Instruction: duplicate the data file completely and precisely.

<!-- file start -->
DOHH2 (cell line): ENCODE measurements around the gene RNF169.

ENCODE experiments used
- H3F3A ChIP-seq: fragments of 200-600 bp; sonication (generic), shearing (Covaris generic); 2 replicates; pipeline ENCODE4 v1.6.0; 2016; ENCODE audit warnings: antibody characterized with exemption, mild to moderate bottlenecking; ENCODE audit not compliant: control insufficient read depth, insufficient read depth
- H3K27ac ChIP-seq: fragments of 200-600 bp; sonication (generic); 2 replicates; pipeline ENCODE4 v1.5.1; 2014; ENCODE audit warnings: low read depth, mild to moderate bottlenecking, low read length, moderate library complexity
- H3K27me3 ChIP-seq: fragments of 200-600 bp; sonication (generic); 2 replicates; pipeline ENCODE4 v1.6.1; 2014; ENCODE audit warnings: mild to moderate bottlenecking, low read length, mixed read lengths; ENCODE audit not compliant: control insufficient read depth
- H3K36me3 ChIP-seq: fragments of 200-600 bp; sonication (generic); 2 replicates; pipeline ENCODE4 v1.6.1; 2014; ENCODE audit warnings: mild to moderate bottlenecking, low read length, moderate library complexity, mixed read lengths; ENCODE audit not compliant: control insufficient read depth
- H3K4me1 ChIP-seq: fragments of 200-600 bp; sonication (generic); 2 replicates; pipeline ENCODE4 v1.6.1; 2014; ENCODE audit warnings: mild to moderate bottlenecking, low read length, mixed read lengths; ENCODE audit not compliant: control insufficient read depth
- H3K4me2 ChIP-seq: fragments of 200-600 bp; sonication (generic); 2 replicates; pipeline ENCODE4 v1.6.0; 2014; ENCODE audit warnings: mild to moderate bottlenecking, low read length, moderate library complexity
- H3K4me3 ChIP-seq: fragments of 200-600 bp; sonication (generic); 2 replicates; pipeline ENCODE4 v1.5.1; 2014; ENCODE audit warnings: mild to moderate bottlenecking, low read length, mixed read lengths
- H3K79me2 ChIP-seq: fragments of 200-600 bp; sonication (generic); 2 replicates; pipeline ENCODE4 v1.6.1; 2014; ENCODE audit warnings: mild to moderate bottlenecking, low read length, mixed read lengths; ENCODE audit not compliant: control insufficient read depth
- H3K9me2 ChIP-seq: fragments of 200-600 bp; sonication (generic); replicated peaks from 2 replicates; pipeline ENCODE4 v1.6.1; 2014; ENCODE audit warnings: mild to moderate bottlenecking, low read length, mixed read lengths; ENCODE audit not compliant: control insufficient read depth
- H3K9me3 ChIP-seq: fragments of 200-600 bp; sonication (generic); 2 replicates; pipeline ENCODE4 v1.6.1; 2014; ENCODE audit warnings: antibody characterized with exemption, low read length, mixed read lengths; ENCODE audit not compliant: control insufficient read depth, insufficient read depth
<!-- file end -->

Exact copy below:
DOHH2 (cell line): ENCODE measurements around the gene RNF169.

ENCODE experiments used
- H3F3A ChIP-seq: fragments of 200-600 bp; sonication (generic), shearing (Covaris generic); 2 replicates; pipeline ENCODE4 v1.6.0; 2016; ENCODE audit warnings: antibody characterized with exemption, mild to moderate bottlenecking; ENCODE audit not compliant: control insufficient read depth, insufficient read depth
- H3K27ac ChIP-seq: fragments of 200-600 bp; sonication (generic); 2 replicates; pipeline ENCODE4 v1.5.1; 2014; ENCODE audit warnings: low read depth, mild to moderate bottlenecking, low read length, moderate library complexity
- H3K27me3 ChIP-seq: fragments of 200-600 bp; sonication (generic); 2 replicates; pipeline ENCODE4 v1.6.1; 2014; ENCODE audit warnings: mild to moderate bottlenecking, low read length, mixed read lengths; ENCODE audit not compliant: control insufficient read depth
- H3K36me3 ChIP-seq: fragments of 200-600 bp; sonication (generic); 2 replicates; pipeline ENCODE4 v1.6.1; 2014; ENCODE audit warnings: mild to moderate bottlenecking, low read length, moderate library complexity, mixed read lengths; ENCODE audit not compliant: control insufficient read depth
- H3K4me1 ChIP-seq: fragments of 200-600 bp; sonication (generic); 2 replicates; pipeline ENCODE4 v1.6.1; 2014; ENCODE audit warnings: mild to moderate bottlenecking, low read length, mixed read lengths; ENCODE audit not compliant: control insufficient read depth
- H3K4me2 ChIP-seq: fragments of 200-600 bp; sonication (generic); 2 replicates; pipeline ENCODE4 v1.6.0; 2014; ENCODE audit warnings: mild to moderate bottlenecking, low read length, moderate library complexity
- H3K4me3 ChIP-seq: fragments of 200-600 bp; sonication (generic); 2 replicates; pipeline ENCODE4 v1.5.1; 2014; ENCODE audit warnings: mild to moderate bottlenecking, low read length, mixed read lengths
- H3K79me2 ChIP-seq: fragments of 200-600 bp; sonication (generic); 2 replicates; pipeline ENCODE4 v1.6.1; 2014; ENCODE audit warnings: mild to moderate bottlenecking, low read length, mixed read lengths; ENCODE audit not compliant: control insufficient read depth
- H3K9me2 ChIP-seq: fragments of 200-600 bp; sonication (generic); replicated peaks from 2 replicates; pipeline ENCODE4 v1.6.1; 2014; ENCODE audit warnings: mild to moderate bottlenecking, low read length, mixed read lengths; ENCODE audit not compliant: control insufficient read depth
- H3K9me3 ChIP-seq: fragments of 200-600 bp; sonication (generic); 2 replicates; pipeline ENCODE4 v1.6.1; 2014; ENCODE audit warnings: antibody characterized with exemption, low read length, mixed read lengths; ENCODE audit not compliant: control insufficient read depth, insufficient read depth